Kennedy said during LaPlant’s arraignment that the search history suggested “this was something that was planned before March 5.”

Police said in the affidavit that the acquaintance agreed to wear a wire and speak with LaPlant on Thursday.

“(The acquaintance) spoke with (LaPlant) about (Harrington’s) juvenile son, not knowing how (LaPlant) stays in the apartment and sleeps in his bed after what happened. (LaPlant) told (the acquaintance), ‘I really don’t want to talk too much about it.’ …. During discussion, (LaPlant) made no denials to (the acquaintance) nor did he provide any information, details or direct admissions,” Truex wrote. Kennedy said the acquaintance might have implicated himself by telling police he helped LaPlant dispose of items belonging to Harrington while police were investigating her death.

Police interviewed LaPlant in the driveway at 260 West St. on March 6. He talked about being a friend of Harrington but denied having a sexual relationship. In an interview on Thursday, LaPlant again denied having a sexual relationship with Harrington and denied having told anyone he strangled her.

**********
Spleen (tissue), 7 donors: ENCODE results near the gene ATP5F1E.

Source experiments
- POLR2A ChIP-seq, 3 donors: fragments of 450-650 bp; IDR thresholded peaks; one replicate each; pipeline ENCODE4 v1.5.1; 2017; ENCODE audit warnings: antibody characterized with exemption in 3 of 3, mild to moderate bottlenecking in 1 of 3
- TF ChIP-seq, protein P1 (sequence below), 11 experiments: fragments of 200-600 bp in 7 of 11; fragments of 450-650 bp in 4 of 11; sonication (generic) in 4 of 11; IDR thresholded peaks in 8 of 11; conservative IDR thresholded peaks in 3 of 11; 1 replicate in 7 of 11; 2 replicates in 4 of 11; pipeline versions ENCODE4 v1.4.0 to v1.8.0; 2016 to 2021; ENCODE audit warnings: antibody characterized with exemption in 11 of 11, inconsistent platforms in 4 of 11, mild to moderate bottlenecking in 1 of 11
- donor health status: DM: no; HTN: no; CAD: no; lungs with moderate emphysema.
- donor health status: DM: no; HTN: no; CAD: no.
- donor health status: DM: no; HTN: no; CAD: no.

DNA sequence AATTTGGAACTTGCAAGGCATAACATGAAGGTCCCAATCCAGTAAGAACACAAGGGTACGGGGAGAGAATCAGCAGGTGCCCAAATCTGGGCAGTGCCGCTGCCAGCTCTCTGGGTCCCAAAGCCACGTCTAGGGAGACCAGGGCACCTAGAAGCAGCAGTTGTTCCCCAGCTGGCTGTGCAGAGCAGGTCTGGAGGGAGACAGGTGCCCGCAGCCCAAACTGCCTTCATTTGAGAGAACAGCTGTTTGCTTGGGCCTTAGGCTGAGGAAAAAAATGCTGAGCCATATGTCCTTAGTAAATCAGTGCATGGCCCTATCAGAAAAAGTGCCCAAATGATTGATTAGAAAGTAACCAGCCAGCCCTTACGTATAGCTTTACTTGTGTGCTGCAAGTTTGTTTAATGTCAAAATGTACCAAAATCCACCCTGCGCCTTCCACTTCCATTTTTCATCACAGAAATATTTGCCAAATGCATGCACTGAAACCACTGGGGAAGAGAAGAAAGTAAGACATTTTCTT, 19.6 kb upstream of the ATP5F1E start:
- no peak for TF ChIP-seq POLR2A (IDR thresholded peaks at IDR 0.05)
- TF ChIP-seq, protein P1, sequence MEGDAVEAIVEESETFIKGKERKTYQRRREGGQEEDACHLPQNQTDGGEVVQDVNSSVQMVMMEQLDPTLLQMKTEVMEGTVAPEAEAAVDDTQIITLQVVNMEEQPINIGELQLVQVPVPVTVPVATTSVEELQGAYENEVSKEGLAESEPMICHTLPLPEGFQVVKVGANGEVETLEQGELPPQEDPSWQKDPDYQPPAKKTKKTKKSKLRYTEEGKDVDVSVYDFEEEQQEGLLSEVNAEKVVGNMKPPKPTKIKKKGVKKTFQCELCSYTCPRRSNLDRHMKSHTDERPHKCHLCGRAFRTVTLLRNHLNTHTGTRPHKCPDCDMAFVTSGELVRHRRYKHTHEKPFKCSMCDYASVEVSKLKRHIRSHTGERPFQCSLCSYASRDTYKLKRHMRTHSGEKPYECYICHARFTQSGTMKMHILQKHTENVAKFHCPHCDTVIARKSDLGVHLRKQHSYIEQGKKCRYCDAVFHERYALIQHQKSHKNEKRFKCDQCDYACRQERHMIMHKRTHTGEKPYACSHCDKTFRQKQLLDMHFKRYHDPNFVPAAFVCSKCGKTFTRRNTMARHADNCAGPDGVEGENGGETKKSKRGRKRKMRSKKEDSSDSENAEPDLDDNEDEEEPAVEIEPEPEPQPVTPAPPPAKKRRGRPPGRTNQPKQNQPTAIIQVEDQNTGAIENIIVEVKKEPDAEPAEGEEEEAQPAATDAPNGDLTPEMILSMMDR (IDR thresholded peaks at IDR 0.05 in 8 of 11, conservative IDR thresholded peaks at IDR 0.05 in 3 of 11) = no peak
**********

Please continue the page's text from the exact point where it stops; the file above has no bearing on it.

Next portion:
Truex said Jaime Harrington told police his wife continued to buy marijuana from LaPlant after they ended their affair, but around the end of November, LaPlant allegedly threatened to kill her and himself.

Truex wrote in the affidavit that the Office of the Chief Medical Examiner determined that Harrington was strangled and her death was a homicide, but that information has not been released to the public.